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This question already has an answer here:

A die is thrown until every possible result (i.e., every integer from 1 to 6) is obtained. Find the expected value of the number of throws.

How do I do that? I understand that probability for the single result is $\{1, 5/6, \ldots , 1/6\}$, but what about the expected value?

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marked as duplicate by Did probability Nov 26 '15 at 0:15

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    $\begingroup$ Maybe helpful: math.stackexchange.com/questions/266505/… $\endgroup$ – user940 Nov 25 '15 at 21:09
  • $\begingroup$ @ByronSchmuland: I had forgotten that I wrote an answer to that question. $\endgroup$ – robjohn Nov 25 '15 at 21:38
  • $\begingroup$ @robjohn Well, with over 4000 answers you can't be expected to keep track of them all! $\endgroup$ – user940 Nov 25 '15 at 21:55
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This is a very popular problem. I learned it as the "collector's problem".

Essentially, you want to model rolling a die until a new face is shown as a geometric distribution with $p_k = \frac{7-k}{6}$ where $k = 1,\dotsc,6$ is the number of faces you have seen. So, if $X_k$ denotes rolling until you see $k$th different face, then $X_k\sim\text{Geom}(p_k)$ on $\{1,2,3,\dots\}$. It follows that $X = X_1+\dotsb+X_6$ is the number of rolls until you have seen all six faces. Then $$E[X] = E[X_1]+E[X_2]+\dotsb+E[X_6] = \frac{6}{6}+\frac{6}{5}+\dotsb+\frac{6}{1}=14.7.$$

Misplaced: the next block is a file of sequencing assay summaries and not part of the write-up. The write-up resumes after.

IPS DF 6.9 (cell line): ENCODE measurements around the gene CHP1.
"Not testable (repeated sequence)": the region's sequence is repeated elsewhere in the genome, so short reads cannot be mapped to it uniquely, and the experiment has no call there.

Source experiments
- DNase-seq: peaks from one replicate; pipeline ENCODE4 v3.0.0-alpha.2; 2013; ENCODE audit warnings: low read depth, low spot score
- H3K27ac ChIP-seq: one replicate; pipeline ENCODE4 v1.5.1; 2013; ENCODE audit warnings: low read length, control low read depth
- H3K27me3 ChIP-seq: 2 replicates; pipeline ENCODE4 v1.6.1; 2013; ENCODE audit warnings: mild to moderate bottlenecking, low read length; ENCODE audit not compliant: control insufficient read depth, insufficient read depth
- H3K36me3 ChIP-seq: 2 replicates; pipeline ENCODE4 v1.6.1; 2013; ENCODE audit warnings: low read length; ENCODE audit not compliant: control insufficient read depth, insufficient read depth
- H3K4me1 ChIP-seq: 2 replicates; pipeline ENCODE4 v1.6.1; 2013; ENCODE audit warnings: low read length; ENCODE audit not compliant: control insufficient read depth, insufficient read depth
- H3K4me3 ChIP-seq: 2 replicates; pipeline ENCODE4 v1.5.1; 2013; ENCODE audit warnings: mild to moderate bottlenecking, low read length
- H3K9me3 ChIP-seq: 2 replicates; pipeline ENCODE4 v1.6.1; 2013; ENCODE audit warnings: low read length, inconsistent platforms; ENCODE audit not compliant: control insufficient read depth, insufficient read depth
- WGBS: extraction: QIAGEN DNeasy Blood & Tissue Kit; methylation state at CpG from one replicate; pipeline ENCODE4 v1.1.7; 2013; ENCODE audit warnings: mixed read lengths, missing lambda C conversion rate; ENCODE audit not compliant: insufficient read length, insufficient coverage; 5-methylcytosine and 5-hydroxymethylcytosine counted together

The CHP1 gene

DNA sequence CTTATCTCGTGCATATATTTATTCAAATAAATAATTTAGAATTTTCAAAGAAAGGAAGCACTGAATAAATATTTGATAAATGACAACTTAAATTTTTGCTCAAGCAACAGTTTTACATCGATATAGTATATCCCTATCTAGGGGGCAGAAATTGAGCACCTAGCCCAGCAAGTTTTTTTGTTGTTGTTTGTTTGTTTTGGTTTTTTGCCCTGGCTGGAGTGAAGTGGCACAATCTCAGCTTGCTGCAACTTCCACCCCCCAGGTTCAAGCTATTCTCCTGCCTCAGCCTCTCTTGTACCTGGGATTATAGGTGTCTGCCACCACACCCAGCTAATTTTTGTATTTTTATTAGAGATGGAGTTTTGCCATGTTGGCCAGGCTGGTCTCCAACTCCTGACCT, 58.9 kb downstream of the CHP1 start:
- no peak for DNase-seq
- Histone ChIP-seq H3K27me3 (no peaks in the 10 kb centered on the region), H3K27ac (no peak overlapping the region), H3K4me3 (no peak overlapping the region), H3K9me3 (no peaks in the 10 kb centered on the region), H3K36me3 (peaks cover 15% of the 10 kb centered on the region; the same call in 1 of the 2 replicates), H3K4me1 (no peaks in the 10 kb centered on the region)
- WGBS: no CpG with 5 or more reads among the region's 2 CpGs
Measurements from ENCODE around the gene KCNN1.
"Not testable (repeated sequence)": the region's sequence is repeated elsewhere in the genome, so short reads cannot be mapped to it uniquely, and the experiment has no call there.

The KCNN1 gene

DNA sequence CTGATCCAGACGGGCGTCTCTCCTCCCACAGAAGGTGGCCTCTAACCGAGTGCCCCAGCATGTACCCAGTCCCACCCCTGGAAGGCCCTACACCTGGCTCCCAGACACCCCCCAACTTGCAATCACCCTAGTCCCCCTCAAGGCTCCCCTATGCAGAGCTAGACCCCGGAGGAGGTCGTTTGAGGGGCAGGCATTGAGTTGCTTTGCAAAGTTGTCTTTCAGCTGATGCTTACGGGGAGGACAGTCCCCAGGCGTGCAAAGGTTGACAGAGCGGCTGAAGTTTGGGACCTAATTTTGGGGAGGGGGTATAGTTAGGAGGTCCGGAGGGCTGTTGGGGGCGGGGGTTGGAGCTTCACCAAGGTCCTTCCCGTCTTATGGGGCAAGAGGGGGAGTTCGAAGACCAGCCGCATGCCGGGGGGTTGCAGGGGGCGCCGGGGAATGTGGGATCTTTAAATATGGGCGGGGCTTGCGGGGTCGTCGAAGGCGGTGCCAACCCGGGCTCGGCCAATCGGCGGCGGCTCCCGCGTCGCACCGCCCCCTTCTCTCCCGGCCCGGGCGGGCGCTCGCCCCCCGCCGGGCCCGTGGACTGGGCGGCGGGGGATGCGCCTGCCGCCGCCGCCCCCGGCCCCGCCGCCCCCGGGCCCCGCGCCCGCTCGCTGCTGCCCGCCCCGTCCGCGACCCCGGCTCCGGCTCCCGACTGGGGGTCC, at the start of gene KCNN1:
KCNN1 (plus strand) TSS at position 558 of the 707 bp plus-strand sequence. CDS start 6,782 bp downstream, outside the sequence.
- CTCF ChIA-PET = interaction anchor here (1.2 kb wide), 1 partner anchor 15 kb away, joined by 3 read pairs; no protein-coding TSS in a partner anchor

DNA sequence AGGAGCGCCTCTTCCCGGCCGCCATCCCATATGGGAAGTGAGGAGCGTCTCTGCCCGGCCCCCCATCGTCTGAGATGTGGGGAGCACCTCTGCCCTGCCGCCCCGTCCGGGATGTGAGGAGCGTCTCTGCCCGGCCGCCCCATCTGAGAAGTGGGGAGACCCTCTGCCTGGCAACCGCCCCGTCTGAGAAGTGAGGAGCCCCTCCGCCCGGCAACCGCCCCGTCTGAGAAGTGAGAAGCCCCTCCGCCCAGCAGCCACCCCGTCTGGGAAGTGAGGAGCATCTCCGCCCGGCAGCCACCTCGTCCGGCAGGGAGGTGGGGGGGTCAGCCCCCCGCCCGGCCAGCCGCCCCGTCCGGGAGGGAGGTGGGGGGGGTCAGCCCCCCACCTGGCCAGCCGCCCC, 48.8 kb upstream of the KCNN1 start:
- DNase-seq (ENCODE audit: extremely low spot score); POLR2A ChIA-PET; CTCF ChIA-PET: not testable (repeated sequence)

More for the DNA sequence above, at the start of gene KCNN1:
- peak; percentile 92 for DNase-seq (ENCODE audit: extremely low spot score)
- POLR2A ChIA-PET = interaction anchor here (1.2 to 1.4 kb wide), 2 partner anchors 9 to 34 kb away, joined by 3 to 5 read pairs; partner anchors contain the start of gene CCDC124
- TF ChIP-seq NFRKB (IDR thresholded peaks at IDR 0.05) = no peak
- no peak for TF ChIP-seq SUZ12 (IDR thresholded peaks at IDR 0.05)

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  • $\begingroup$ why not $p_k\in \{ 1, 5/6, 4/6, 3/6, 2/6, 1/6\}$? $\endgroup$ – mkropkowski Nov 25 '15 at 20:50
  • $\begingroup$ Typo, fixed it. $\endgroup$ – Em. Nov 25 '15 at 20:52
  • $\begingroup$ Still i do not get it why expectation is $1/p_k$? $\endgroup$ – mkropkowski Nov 25 '15 at 20:57
  • $\begingroup$ A random variable that follows a geometric distribution with parameter $p$ on $\{1,2,3,\dots\}$ has mean equal to $\frac{1}{p}$. This is a well-known fact. $\endgroup$ – Em. Nov 25 '15 at 21:24
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While waiting for face $k$, the probability of rolling faces already rolled is $\frac{k-1}n$. Therefore, the expected number of rolls to get face $k$, after rolling face $k-1$, is $$ \begin{align} \sum_{j=1}^\infty\overbrace{\left(\frac{k-1}n\right)^{j-1}}^{\text{roll $j-1$ already rolled}}\ \ \overbrace{\frac{n-k+1}n\vphantom{\left(\frac kn\right)^1}}^{\text{roll $1$ not rolled}}\,j &=\frac{n-k+1}n\frac1{\left(1-\frac{k-1}n\right)^2}\\ &=\frac{n}{n-k+1} \end{align} $$ Thus, the expected number of rolls to get all the faces is $$ \begin{align} \sum_{k=1}^n\frac{n}{n-k+1} &=n\sum_{k=1}^n\frac1k\\ &\sim n\log(n)+\gamma n+\frac12-\frac1{12n}+O\left(\frac1{n^3}\right) \end{align} $$ where $\gamma$ is the Euler-Mascheroni Constant. The asymptotic expansion is gotten using the Euler-Maclaurin Sum Formula.

For a $6$-sided die, the expected number of rolls is exactly $14.7$.

Using the terms given in the asymptotic expansion for $n=6$ gives $14.69996$. The approximation gets better for larger $n$.

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  • $\begingroup$ Following Byron Schmuland's comment, I see that I wrote this answer, which evaluates the expected number of rolls in another way. $\endgroup$ – robjohn Nov 25 '15 at 21:38

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